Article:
very large companies with very bright lawyers and very bright technical folks have seen the writing on the wall, and decided that getting their business model enshrined in law is the bet approach to protecting their investment.
Why then the about face on DRM by EMI yesterday?
And why is the body (RIANZ) that represented EMI to the select committee last week in NZ lobbying for more DRM?
Looks more like a headless chicken to me.
How do we collectively make contributions to terrestrial tv
As far as I am aware it's now done direct from the tax pool- I guess I should have said state owned terrestrial TV, although NZOnAir funds programmes shown on other stations too.
As far as I am aware it is possible for ISPs to see what percentage of traffic is p2p based on traffic via certain standard application ports, and, to my knowledge this has something to do with how they work out their TOC management (they limit bandwidth allocated to those specific ports). So, maybe it would be possible to levy p2p traffic via ISP- you'd be talking about 10c/month or whatever per user- the revenues would still be huge given the volume.
Ben is right, it's hard to see why a subscription model would work on p2p software. The revenue collection has to be invisible to the consumer much in the same way publishing income is collected for artists via the performing right societies. I'm sure bars/venues pass on the APRA levy to consumers as a cost of good sold but I've never heard anyone complaining about that.
Part of the problem here is that the recording industry has gone about dealing with this problem in possibly the most arse-about-face way they could have conceived of. In reality the problem has very little to do with their customers doing anything wrong- they're problably consuming more music than they ever have before.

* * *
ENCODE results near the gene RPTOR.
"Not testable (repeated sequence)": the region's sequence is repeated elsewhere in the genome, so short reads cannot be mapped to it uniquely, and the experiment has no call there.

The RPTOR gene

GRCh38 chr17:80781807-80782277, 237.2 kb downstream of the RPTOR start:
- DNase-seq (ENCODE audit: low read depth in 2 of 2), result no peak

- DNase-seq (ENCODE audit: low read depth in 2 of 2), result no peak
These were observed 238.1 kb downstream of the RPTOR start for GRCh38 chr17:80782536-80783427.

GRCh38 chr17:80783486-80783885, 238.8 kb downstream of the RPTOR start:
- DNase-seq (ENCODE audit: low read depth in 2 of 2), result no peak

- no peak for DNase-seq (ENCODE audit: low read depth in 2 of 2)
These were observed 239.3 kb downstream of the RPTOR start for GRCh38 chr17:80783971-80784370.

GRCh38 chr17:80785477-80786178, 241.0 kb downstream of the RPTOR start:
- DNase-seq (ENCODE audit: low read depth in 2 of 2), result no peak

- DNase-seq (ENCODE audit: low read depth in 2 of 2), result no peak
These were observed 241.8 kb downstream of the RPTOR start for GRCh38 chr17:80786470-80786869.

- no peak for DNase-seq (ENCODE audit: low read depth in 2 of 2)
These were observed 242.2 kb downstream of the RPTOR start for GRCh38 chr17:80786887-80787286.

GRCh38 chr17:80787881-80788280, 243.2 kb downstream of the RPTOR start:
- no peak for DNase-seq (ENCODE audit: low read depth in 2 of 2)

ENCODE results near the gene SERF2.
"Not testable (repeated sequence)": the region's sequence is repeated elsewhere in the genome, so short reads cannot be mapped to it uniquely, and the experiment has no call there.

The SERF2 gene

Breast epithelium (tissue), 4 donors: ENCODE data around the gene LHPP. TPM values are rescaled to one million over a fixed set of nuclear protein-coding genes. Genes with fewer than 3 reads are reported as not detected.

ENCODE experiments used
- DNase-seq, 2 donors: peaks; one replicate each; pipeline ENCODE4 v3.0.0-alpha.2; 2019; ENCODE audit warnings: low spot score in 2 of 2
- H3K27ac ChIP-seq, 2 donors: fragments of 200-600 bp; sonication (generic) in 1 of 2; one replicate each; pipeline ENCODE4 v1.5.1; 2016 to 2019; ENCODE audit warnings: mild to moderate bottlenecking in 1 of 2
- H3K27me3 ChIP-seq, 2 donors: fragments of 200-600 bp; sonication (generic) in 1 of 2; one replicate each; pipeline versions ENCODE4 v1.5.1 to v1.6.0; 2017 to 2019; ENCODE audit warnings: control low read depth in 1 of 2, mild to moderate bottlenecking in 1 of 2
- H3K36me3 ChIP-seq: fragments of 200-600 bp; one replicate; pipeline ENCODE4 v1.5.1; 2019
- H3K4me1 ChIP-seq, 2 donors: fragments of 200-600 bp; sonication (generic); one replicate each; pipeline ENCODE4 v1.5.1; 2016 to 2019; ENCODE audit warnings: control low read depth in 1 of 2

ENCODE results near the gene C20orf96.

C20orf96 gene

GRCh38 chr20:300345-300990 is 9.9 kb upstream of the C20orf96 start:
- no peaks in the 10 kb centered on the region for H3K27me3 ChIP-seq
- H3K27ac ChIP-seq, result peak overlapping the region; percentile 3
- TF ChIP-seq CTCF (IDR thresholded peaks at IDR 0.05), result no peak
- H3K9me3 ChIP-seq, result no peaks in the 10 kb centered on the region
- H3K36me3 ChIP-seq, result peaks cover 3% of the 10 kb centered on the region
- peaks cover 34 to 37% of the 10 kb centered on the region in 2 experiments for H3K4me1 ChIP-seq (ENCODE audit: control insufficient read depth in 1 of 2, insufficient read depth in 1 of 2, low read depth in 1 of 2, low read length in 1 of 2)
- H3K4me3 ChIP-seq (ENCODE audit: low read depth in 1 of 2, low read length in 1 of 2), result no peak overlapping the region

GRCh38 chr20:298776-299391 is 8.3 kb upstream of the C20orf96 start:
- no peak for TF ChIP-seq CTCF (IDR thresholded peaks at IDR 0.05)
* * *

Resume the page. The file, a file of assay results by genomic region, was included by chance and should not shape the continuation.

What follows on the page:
Tethering the entire www to such a reginme is both impractical and unjust.
I remember reading an article in a local internet mag a few years back detailing exactly how to download the latest (insert NZ artist name) album "for free" complete with links to the p2p software and a step by step of how to download- written as a feature on NZ music! I thought at the time, would it be acceptable to write an article detailing how to break and enter your local Dick Smith after hours and pick up that appliance you wanted as a fun alternative to the normal retailing experience?
There are lots of utilities and services that we collectively make contributions to so that we have the option of using them - terrestrial TV is probably an apt example to cite here.
Granted it would probably have been a bit more hard work than 10 years sitting around doing nothing about it.
I think if you tried to rebuild the performance right body models worldwide from scratch now you'd probably scratch your head and go no, too hard, as well.
The level a levy would have to be at to recoup the lost revenue would be practically invisible to end users.